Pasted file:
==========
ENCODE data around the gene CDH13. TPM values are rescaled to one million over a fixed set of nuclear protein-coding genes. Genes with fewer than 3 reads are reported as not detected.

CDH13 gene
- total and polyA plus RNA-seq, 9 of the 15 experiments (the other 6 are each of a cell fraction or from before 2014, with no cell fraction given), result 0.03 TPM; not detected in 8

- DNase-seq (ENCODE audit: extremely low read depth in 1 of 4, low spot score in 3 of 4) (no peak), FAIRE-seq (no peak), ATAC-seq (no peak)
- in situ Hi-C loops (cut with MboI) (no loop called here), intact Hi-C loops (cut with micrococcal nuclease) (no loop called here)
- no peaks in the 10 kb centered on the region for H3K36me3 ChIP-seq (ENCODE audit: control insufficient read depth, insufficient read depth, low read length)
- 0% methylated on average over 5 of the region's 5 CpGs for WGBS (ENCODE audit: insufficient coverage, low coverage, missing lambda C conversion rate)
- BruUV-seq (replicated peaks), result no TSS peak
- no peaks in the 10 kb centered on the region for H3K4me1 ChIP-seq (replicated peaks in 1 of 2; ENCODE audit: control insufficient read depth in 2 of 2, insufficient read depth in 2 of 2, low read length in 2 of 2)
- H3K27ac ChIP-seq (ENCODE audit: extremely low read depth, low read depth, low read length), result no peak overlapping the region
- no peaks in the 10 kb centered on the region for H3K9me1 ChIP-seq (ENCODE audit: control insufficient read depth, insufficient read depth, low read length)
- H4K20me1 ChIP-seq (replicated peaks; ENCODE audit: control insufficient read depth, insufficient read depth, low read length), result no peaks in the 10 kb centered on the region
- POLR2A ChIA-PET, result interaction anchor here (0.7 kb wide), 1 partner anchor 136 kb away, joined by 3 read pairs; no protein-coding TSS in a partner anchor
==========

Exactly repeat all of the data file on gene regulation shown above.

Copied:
ENCODE data around the gene CDH13. TPM values are rescaled to one million over a fixed set of nuclear protein-coding genes. Genes with fewer than 3 reads are reported as not detected.

CDH13 gene
- total and polyA plus RNA-seq, 9 of the 15 experiments (the other 6 are each of a cell fraction or from before 2014, with no cell fraction given), result 0.03 TPM; not detected in 8

- DNase-seq (ENCODE audit: extremely low read depth in 1 of 4, low spot score in 3 of 4) (no peak), FAIRE-seq (no peak), ATAC-seq (no peak)
- in situ Hi-C loops (cut with MboI) (no loop called here), intact Hi-C loops (cut with micrococcal nuclease) (no loop called here)
- no peaks in the 10 kb centered on the region for H3K36me3 ChIP-seq (ENCODE audit: control insufficient read depth, insufficient read depth, low read length)
- 0% methylated on average over 5 of the region's 5 CpGs for WGBS (ENCODE audit: insufficient coverage, low coverage, missing lambda C conversion rate)
- BruUV-seq (replicated peaks), result no TSS peak
- no peaks in the 10 kb centered on the region for H3K4me1 ChIP-seq (replicated peaks in 1 of 2; ENCODE audit: control insufficient read depth in 2 of 2, insufficient read depth in 2 of 2, low read length in 2 of 2)
- H3K27ac ChIP-seq (ENCODE audit: extremely low read depth, low read depth, low read length), result no peak overlapping the region
- no peaks in the 10 kb centered on the region for H3K9me1 ChIP-seq (ENCODE audit: control insufficient read depth, insufficient read depth, low read length)
- H4K20me1 ChIP-seq (replicated peaks; ENCODE audit: control insufficient read depth, insufficient read depth, low read length), result no peaks in the 10 kb centered on the region
- POLR2A ChIA-PET, result interaction anchor here (0.7 kb wide), 1 partner anchor 136 kb away, joined by 3 read pairs; no protein-coding TSS in a partner anchor